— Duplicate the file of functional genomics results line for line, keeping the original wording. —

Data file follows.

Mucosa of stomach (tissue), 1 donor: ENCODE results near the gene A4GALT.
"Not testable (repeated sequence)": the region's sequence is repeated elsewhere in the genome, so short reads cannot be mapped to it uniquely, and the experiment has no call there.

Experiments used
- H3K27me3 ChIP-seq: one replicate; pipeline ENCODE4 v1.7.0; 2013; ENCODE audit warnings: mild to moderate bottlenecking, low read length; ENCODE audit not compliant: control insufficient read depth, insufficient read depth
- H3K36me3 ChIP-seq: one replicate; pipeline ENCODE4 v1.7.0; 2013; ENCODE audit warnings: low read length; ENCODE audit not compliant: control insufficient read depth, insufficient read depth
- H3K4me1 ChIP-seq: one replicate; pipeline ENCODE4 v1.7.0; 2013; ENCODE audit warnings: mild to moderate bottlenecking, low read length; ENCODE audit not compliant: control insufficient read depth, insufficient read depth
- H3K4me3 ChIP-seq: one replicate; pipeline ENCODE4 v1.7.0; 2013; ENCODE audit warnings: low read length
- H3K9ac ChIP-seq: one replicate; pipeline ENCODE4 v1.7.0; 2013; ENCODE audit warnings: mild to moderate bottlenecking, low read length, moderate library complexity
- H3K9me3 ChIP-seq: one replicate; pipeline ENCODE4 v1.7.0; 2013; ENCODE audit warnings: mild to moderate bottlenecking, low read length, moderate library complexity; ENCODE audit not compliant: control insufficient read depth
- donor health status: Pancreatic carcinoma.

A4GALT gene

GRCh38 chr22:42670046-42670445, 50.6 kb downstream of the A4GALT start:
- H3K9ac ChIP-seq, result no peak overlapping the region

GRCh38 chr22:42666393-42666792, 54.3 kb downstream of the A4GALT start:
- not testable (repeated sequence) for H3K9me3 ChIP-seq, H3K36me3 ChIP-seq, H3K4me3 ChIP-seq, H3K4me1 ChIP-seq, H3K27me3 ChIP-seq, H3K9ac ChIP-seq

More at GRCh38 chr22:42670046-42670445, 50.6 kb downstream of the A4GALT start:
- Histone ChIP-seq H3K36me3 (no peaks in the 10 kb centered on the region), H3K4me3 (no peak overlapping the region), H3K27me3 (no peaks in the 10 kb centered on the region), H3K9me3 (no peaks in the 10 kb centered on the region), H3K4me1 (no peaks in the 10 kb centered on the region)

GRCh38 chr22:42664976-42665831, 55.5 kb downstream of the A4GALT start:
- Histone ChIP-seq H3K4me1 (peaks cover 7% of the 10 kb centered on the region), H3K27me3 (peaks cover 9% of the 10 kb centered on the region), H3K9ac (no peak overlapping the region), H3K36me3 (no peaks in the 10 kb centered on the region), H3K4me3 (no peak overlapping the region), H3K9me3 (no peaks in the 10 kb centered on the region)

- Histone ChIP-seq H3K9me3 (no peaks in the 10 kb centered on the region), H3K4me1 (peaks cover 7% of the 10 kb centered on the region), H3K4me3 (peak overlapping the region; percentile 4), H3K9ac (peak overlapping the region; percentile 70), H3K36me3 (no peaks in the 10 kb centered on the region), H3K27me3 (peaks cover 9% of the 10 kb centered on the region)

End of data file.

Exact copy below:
Mucosa of stomach (tissue), 1 donor: ENCODE results near the gene A4GALT.
"Not testable (repeated sequence)": the region's sequence is repeated elsewhere in the genome, so short reads cannot be mapped to it uniquely, and the experiment has no call there.

Experiments used
- H3K27me3 ChIP-seq: one replicate; pipeline ENCODE4 v1.7.0; 2013; ENCODE audit warnings: mild to moderate bottlenecking, low read length; ENCODE audit not compliant: control insufficient read depth, insufficient read depth
- H3K36me3 ChIP-seq: one replicate; pipeline ENCODE4 v1.7.0; 2013; ENCODE audit warnings: low read length; ENCODE audit not compliant: control insufficient read depth, insufficient read depth
- H3K4me1 ChIP-seq: one replicate; pipeline ENCODE4 v1.7.0; 2013; ENCODE audit warnings: mild to moderate bottlenecking, low read length; ENCODE audit not compliant: control insufficient read depth, insufficient read depth
- H3K4me3 ChIP-seq: one replicate; pipeline ENCODE4 v1.7.0; 2013; ENCODE audit warnings: low read length
- H3K9ac ChIP-seq: one replicate; pipeline ENCODE4 v1.7.0; 2013; ENCODE audit warnings: mild to moderate bottlenecking, low read length, moderate library complexity
- H3K9me3 ChIP-seq: one replicate; pipeline ENCODE4 v1.7.0; 2013; ENCODE audit warnings: mild to moderate bottlenecking, low read length, moderate library complexity; ENCODE audit not compliant: control insufficient read depth
- donor health status: Pancreatic carcinoma.

A4GALT gene

GRCh38 chr22:42670046-42670445, 50.6 kb downstream of the A4GALT start:
- H3K9ac ChIP-seq, result no peak overlapping the region

GRCh38 chr22:42666393-42666792, 54.3 kb downstream of the A4GALT start:
- not testable (repeated sequence) for H3K9me3 ChIP-seq, H3K36me3 ChIP-seq, H3K4me3 ChIP-seq, H3K4me1 ChIP-seq, H3K27me3 ChIP-seq, H3K9ac ChIP-seq

More at GRCh38 chr22:42670046-42670445, 50.6 kb downstream of the A4GALT start:
- Histone ChIP-seq H3K36me3 (no peaks in the 10 kb centered on the region), H3K4me3 (no peak overlapping the region), H3K27me3 (no peaks in the 10 kb centered on the region), H3K9me3 (no peaks in the 10 kb centered on the region), H3K4me1 (no peaks in the 10 kb centered on the region)

GRCh38 chr22:42664976-42665831, 55.5 kb downstream of the A4GALT start:
- Histone ChIP-seq H3K4me1 (peaks cover 7% of the 10 kb centered on the region), H3K27me3 (peaks cover 9% of the 10 kb centered on the region), H3K9ac (no peak overlapping the region), H3K36me3 (no peaks in the 10 kb centered on the region), H3K4me3 (no peak overlapping the region), H3K9me3 (no peaks in the 10 kb centered on the region)

- Histone ChIP-seq H3K9me3 (no peaks in the 10 kb centered on the region), H3K4me1 (peaks cover 7% of the 10 kb centered on the region), H3K4me3 (peak overlapping the region; percentile 4), H3K9ac (peak overlapping the region; percentile 70), H3K36me3 (no peaks in the 10 kb centered on the region), H3K27me3 (peaks cover 9% of the 10 kb centered on the region)